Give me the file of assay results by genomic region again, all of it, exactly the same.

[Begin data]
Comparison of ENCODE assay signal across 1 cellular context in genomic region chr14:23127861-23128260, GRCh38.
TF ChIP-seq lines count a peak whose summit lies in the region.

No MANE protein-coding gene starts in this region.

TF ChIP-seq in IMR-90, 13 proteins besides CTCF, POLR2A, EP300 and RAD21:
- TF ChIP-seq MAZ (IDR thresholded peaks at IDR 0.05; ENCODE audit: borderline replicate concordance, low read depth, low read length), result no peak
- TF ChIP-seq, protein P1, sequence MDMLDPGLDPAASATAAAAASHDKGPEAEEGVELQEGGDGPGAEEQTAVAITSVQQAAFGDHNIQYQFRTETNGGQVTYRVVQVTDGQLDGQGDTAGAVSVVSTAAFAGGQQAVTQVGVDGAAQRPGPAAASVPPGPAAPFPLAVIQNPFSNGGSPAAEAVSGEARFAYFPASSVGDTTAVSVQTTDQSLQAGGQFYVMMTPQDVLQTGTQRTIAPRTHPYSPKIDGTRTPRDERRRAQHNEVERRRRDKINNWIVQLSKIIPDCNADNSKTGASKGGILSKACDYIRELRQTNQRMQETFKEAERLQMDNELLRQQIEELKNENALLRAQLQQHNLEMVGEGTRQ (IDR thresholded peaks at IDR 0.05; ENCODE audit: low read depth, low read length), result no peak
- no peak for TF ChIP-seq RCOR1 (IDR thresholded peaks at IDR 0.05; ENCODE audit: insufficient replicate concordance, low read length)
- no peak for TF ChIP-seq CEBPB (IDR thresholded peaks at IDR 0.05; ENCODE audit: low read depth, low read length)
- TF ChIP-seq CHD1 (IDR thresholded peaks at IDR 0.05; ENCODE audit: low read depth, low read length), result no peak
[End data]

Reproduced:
Comparison of ENCODE assay signal across 1 cellular context in genomic region chr14:23127861-23128260, GRCh38.
TF ChIP-seq lines count a peak whose summit lies in the region.

No MANE protein-coding gene starts in this region.

TF ChIP-seq in IMR-90, 13 proteins besides CTCF, POLR2A, EP300 and RAD21:
- TF ChIP-seq MAZ (IDR thresholded peaks at IDR 0.05; ENCODE audit: borderline replicate concordance, low read depth, low read length), result no peak
- TF ChIP-seq, protein P1, sequence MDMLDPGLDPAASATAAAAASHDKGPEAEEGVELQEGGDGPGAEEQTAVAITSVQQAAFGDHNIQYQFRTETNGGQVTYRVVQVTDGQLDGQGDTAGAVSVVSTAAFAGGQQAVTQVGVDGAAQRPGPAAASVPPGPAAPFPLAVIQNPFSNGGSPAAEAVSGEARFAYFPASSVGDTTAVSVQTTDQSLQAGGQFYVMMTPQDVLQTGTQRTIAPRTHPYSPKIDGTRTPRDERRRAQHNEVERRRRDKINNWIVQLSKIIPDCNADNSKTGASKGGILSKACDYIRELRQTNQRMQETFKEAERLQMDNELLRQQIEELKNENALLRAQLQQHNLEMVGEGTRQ (IDR thresholded peaks at IDR 0.05; ENCODE audit: low read depth, low read length), result no peak
- no peak for TF ChIP-seq RCOR1 (IDR thresholded peaks at IDR 0.05; ENCODE audit: insufficient replicate concordance, low read length)
- no peak for TF ChIP-seq CEBPB (IDR thresholded peaks at IDR 0.05; ENCODE audit: low read depth, low read length)
- TF ChIP-seq CHD1 (IDR thresholded peaks at IDR 0.05; ENCODE audit: low read depth, low read length), result no peak